The Mind of a Shooter

Katie Wertheimer

The Sandy Hook Shooting; 26 children dead. The Las Vegas Shooting; 58 lives lost. The Sutherland Springs Shooting; 26 people killed. These are just three of the catastrophic events that ended the lives of so many in the country.

Adam Lanza, Stephen Paddock, and  Patrick Kelley are the men responsible for the death of the 26 children shot in their classroom, the 58 people who were blindsighted while enjoying a country music concert, and the 26 churchgoers killed. It is difficult to fathom that just one person could be responsible for creating such an impact on society and steal the lives of so many, but it is possible that many of those shooters were originally just normal people that were plagued with some sort of mental illness.

Mental illness is often stigmatized to equal dangerous and include violent symptoms, but that could not be less true. Many people live with mental illnesses and are able to live perfectly normal lives. Unfortunately, there are the select few that do turn violent, and that seems to be the case when it comes to the people willing to walk into a public place and kill all of those in sight.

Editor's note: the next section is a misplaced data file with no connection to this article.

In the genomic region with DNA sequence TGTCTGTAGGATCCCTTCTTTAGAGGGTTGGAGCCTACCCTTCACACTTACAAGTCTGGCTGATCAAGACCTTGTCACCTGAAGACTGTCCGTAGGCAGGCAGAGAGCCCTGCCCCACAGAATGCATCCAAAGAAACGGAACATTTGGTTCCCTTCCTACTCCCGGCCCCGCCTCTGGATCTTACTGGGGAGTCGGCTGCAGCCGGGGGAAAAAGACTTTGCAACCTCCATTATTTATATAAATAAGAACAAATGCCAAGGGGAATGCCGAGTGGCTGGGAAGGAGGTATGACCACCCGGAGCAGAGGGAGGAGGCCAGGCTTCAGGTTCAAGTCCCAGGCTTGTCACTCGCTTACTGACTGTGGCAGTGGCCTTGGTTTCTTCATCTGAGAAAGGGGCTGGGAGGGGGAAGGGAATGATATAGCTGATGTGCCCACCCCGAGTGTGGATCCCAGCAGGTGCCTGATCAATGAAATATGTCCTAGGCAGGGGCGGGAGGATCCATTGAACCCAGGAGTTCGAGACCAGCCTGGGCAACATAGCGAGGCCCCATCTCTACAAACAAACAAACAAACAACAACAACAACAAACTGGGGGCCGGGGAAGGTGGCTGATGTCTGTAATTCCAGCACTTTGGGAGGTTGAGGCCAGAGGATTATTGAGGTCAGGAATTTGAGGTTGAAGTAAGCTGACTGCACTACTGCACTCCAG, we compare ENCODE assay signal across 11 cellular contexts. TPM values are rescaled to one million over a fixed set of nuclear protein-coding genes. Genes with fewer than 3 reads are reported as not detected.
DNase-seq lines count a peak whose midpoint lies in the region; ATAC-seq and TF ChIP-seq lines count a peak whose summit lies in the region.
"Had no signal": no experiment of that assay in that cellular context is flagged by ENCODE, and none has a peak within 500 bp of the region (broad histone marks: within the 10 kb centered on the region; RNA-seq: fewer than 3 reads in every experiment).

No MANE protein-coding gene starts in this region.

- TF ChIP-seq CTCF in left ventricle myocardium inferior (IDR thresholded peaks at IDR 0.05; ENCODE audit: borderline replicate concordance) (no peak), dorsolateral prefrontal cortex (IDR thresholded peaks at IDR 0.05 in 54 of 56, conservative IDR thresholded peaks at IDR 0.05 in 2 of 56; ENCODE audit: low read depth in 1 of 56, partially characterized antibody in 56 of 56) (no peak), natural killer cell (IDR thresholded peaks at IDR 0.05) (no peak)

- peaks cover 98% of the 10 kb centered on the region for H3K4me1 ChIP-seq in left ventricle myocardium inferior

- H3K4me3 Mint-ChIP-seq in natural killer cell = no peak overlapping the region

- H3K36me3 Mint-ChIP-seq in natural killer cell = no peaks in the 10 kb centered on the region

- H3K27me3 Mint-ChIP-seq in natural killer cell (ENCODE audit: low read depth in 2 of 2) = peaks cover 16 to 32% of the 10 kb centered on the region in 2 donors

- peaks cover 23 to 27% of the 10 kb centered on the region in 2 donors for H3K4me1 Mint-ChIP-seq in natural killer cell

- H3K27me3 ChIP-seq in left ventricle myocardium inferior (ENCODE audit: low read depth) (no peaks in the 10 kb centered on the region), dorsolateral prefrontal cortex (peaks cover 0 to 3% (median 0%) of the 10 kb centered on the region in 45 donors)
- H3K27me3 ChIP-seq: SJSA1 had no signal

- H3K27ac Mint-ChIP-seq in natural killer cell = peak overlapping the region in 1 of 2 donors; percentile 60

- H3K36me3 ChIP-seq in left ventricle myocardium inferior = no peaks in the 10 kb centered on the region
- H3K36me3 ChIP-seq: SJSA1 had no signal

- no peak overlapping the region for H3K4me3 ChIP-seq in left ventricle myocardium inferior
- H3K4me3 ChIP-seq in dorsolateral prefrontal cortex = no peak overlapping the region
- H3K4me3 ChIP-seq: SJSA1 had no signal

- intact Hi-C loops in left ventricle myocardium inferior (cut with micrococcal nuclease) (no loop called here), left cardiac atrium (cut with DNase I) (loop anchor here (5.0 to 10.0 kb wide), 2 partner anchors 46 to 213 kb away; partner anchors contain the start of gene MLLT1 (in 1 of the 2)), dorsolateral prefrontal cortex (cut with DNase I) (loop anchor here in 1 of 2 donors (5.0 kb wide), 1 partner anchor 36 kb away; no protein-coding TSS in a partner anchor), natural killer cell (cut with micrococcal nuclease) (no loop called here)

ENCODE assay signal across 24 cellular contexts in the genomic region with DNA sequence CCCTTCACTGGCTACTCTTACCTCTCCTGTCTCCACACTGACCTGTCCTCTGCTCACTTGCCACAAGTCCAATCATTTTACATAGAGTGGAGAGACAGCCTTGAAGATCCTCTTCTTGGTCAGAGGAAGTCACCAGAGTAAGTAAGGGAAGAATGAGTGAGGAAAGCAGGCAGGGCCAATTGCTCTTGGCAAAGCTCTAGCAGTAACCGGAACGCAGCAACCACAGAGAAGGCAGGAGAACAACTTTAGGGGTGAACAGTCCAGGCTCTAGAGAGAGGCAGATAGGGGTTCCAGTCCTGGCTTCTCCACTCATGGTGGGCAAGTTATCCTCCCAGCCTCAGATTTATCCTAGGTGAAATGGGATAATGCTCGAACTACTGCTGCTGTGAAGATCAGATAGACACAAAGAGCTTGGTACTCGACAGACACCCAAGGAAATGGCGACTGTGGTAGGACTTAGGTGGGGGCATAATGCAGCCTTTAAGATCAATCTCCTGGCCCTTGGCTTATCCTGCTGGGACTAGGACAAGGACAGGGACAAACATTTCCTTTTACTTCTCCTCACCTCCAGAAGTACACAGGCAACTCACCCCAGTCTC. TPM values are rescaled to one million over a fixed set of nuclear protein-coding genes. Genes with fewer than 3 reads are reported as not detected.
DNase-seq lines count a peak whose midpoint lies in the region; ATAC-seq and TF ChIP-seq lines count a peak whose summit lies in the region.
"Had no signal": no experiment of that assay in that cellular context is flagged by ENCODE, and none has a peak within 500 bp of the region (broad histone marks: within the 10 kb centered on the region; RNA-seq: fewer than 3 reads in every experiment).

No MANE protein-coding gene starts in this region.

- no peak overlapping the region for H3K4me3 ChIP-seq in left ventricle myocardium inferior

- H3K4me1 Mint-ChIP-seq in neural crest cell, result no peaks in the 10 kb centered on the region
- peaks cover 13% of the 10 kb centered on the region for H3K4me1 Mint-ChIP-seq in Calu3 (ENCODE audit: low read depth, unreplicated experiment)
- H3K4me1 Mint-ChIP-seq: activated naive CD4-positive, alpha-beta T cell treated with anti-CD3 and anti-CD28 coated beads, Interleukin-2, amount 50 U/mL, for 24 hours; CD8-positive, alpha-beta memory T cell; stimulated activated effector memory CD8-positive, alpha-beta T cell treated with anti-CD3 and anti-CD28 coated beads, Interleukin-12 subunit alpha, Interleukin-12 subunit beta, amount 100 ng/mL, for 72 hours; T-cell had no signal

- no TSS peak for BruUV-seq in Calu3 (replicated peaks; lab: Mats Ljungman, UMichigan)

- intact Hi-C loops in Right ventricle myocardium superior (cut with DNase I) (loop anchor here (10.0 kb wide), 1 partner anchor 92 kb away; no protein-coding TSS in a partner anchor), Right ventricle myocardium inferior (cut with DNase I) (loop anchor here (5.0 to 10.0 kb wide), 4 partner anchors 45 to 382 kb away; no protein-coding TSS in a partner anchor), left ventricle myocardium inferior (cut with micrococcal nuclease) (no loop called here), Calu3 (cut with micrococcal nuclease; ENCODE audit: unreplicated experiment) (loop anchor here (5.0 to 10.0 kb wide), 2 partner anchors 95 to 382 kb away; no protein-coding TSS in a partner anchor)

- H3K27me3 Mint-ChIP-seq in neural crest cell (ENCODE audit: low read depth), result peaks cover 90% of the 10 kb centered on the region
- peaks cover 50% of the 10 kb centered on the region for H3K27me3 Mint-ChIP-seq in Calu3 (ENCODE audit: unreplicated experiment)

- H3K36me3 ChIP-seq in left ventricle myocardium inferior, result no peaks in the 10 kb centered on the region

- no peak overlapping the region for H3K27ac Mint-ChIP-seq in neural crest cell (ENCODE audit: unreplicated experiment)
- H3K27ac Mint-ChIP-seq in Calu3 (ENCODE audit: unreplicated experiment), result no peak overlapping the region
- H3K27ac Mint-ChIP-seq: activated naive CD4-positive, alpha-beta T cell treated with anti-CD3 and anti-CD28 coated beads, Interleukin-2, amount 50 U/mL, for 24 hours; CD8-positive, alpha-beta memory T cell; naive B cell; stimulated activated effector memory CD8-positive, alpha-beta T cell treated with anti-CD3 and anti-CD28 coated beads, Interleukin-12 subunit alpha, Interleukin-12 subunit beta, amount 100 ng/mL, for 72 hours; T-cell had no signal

There are many different types of mental illnesses that can lead to a person to turn violent. They suffer from things like lack of remorse, paranoia, delusions and it is physically difficult for them to coexist with others without listening to the devil on their shoulder and harming themselves or others.

Mental Illnesses: Antisocial Personality Disorder

Antisocial Personality Disorder is an affliction that plagues many people known for violence. When one has this disorder, they are known to have no conscience, or sense of right and wrong; these people could steal, kill, or lie and virtually feel little to no guilt. It is very common for this disorder to develop among young men and many of them show signs of the disorder around the age of fifteen. The more common household name for this condition is sociopath. Although this is a manageable personality disorder, it tends to pull people along the path of brutality and has been a common link for when discussing the mind behind killers and what makes them perform heinous acts that many ordinary people would find unthinkable.